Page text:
Constructing Corporate America: History, Politics, Culture

Constructing Corporate America: History, Politics, Culture

Constructing Corporate America: History, Politics, Culture

Constructing Corporate America: History, Politics, Culture


Why and how has the business corporation come to exert such a powerful influence on American society? The essays here take up this question, offering a fresh perspective on the ways in which the business corporation has assumed an enduring place in the modern capitalist economy, and how it hasaffected American society, culture and politics over the past two centuries. The authors challenge standard assumptions about the business corporation's emergence and performance in the United States over the past two centuries. Reviewing in depth the different theoretical and historiographical traditions that have treated the corporation, the volume seeks a new departurethat can more fully explain this crucial institution of capitalism. Rejecting assertions that the corporation is dead, the essays show that in fact it has survived and even thrived down to the present in part because of the ways in which it has related to its social, political and culturalenvironmental. In doing so, the book breaks with older explanations ground in technology and economics, and treats the corporation for the first time as a fully social institution. Drawing on a variety of social theories and approaches, the essays help to point the way toward future studies of thispowerful and enduring institution, offering a new periodization and a new set of question for scholars to explore. The range of essays engages the legal and political position of the corporation, the ways in which the corporation has been shaped by and shaped American culture, the controversies overcorporate regulation and corporate power, and the efforts of minority and disadvantaged groups to gain access to the resources and opportunities that corporations control.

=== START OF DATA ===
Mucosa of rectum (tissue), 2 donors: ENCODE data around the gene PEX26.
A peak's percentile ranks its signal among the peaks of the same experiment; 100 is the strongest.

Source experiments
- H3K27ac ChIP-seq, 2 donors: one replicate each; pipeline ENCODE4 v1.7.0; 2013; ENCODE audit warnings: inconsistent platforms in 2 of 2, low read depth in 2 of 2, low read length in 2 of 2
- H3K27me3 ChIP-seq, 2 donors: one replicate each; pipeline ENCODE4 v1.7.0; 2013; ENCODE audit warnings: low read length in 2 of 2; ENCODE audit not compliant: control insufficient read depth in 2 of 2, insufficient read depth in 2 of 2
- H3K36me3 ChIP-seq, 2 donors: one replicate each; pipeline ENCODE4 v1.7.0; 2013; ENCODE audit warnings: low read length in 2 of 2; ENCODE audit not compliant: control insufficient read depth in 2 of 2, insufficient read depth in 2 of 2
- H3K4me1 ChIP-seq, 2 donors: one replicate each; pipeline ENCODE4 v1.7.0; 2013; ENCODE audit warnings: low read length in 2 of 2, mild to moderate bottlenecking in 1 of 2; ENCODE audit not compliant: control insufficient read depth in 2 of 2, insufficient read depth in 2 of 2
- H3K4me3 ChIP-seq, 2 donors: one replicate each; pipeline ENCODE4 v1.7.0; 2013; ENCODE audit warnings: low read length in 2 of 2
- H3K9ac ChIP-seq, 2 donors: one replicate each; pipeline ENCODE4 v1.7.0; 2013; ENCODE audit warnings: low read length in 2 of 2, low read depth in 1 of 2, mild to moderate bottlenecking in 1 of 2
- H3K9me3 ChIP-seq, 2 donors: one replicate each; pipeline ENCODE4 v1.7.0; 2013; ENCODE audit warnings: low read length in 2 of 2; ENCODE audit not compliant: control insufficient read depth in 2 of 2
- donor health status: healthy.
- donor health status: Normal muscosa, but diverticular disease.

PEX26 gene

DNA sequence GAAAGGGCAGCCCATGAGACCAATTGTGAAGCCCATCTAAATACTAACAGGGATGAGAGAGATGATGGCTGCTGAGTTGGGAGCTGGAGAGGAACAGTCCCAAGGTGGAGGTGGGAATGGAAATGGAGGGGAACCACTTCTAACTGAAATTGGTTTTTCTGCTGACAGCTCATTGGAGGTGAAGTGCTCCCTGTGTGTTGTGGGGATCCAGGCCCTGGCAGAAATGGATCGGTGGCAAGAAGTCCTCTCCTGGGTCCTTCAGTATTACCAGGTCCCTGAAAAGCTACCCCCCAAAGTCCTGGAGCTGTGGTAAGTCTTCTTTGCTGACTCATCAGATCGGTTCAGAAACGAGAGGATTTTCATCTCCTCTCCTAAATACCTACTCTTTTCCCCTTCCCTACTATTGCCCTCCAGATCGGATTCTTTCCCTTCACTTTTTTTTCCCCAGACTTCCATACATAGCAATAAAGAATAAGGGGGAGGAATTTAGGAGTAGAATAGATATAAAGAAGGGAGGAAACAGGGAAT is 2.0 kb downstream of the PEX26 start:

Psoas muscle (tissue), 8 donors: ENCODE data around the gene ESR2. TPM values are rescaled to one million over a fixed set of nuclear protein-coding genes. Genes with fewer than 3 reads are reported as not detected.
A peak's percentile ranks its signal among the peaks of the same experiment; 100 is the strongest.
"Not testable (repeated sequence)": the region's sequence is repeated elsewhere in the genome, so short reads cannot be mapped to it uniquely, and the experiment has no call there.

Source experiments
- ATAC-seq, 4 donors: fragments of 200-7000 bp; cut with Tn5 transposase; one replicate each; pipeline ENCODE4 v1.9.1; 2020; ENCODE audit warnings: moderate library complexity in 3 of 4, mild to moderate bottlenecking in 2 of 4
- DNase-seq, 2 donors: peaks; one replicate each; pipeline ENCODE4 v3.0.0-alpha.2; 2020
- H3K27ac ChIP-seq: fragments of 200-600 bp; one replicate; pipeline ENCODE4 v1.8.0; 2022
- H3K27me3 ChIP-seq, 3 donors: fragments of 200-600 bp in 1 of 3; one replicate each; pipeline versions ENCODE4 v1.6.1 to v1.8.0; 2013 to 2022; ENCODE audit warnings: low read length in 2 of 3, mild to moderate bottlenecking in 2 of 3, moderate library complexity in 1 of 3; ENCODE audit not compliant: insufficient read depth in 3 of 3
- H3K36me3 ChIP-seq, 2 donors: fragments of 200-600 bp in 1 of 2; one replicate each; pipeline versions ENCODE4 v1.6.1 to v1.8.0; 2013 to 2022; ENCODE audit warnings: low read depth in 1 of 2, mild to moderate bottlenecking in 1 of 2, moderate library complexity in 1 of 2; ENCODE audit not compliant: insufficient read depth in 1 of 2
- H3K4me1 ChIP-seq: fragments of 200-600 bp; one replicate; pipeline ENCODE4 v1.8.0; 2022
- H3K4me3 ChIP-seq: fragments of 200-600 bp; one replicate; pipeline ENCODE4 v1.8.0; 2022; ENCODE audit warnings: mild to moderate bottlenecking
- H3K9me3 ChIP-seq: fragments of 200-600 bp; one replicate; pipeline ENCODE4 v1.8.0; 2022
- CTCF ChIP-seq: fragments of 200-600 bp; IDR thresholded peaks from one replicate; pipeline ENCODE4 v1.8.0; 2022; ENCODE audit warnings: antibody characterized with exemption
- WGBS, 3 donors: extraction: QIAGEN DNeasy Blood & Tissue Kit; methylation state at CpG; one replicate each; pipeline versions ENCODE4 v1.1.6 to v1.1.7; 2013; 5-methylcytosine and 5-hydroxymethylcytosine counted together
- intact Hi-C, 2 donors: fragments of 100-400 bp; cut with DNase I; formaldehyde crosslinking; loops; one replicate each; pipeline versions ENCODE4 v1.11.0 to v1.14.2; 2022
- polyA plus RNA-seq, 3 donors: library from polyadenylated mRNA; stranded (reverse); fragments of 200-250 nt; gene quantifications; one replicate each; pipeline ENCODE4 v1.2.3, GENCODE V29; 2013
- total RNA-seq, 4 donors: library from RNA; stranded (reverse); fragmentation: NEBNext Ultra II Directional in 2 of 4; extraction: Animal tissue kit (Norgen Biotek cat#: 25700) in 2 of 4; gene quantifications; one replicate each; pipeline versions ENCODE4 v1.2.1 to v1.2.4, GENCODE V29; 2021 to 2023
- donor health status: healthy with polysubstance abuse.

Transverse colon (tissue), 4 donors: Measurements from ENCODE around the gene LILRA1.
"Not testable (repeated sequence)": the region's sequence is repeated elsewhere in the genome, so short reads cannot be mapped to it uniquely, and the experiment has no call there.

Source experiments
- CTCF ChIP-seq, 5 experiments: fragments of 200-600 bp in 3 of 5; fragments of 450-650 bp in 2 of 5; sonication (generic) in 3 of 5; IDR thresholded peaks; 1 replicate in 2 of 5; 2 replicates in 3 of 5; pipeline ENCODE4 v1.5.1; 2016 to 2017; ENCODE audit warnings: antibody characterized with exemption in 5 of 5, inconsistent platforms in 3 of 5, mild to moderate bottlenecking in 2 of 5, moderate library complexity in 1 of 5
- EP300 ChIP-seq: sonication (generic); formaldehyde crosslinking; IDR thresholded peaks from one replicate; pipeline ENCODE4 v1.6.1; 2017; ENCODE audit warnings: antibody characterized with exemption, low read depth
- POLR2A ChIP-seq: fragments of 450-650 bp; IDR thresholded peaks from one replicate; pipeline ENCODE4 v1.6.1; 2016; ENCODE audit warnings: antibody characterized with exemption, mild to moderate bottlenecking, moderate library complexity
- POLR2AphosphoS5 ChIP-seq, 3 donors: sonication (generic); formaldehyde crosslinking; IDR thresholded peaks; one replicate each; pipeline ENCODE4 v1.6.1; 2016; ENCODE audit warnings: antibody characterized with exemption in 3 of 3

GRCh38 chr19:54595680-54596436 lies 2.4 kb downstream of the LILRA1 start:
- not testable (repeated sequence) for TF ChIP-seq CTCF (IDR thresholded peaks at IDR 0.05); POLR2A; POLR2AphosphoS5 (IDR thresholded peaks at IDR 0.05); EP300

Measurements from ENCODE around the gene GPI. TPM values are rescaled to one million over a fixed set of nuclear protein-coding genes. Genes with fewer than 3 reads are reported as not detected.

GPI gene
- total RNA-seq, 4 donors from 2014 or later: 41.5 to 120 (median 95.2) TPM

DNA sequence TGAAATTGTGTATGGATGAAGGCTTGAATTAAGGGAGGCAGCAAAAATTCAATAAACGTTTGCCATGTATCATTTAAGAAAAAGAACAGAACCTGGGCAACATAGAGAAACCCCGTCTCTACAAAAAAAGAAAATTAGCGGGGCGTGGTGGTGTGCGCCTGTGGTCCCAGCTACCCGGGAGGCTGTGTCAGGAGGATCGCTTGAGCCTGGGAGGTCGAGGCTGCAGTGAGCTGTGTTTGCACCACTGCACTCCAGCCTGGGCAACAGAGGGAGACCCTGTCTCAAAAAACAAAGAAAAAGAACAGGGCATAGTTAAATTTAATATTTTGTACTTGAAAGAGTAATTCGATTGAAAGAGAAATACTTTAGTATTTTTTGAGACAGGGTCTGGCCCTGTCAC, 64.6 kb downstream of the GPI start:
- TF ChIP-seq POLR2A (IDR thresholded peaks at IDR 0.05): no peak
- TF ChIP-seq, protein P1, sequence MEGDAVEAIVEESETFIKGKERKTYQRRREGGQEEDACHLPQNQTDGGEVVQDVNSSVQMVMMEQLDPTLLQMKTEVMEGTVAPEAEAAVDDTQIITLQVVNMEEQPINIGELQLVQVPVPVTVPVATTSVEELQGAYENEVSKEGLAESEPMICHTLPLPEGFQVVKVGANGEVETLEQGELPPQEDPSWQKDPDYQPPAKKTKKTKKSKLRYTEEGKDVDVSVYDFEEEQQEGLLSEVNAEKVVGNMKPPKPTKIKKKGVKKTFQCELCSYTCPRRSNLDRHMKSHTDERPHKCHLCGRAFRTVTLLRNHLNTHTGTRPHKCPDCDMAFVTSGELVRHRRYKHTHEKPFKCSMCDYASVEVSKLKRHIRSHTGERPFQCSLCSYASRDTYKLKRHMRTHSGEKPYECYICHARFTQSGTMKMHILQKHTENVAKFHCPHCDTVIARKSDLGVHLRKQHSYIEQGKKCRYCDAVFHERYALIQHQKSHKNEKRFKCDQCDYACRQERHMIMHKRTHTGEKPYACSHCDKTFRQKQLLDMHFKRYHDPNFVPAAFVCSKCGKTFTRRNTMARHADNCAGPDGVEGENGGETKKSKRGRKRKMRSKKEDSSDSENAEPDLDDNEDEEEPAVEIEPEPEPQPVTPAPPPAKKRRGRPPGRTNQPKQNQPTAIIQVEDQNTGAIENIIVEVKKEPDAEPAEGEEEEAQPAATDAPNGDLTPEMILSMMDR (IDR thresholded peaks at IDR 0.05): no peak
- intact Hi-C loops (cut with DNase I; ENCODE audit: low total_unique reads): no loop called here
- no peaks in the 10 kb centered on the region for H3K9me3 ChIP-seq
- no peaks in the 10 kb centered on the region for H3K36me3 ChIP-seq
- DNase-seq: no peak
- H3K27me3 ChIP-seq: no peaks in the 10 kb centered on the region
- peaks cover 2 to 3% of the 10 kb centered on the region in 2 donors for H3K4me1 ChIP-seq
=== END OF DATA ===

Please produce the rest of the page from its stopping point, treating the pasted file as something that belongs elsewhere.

The corporation invokes strong associations — profit, efficiency, technology. It also conjures up a number of anxieties — about bureaucracy, economic power, insularity. For more than a century, the corporation has been the preeminent economic institution in the world's capitalist economies. It is the instrument used by most entrepreneurs and managers to marshal the resources needed to do business: the capital, the technology, the workers. Through the corporation, businesspeople market products, forge contracts with suppliers, and enter into strategic alliances with other firms. When successful, corporations are the wellspring of economic growth. Along with the market itself, the modern corporation has become the quintessential institution of capitalism.

Although business can take and has taken many forms, the corporation remains the most common way business is organized. This is especially so in the United States, which pioneered the modern managerial corporation. More economic activity in the United States is conducted under the corporate form than under alternatives such as sole proprietorships and partnerships. Although popular opinion has long been critical of traditional large firms and recently has celebrated small enterprise, the fact remains that large corporations continue to employ the majority of workers and earn the majority of profits in most sectors. Indeed, one of the most striking facts about the American economy is how important and powerful large-scale corporations remain. Through downsizing, rightsizing, outsourcing, acquisitions, re-engineering, and refocusing, big businesses were expected to become leaner, meaner, and more profitable. Many analysts predicted that bureaucratically organized business would be eclipsed by networks, alliances, entrepreneurial firms, and individual initiatives.

There is little doubt that corporations have changed substantially. But they have not disappeared. Indeed, many have thrived and expanded their global reach. In 1998, U.S. corporations garnered 73 percent of total business incomea modest 6 percent decrease on what they earned in 1980. The largest of the . . .

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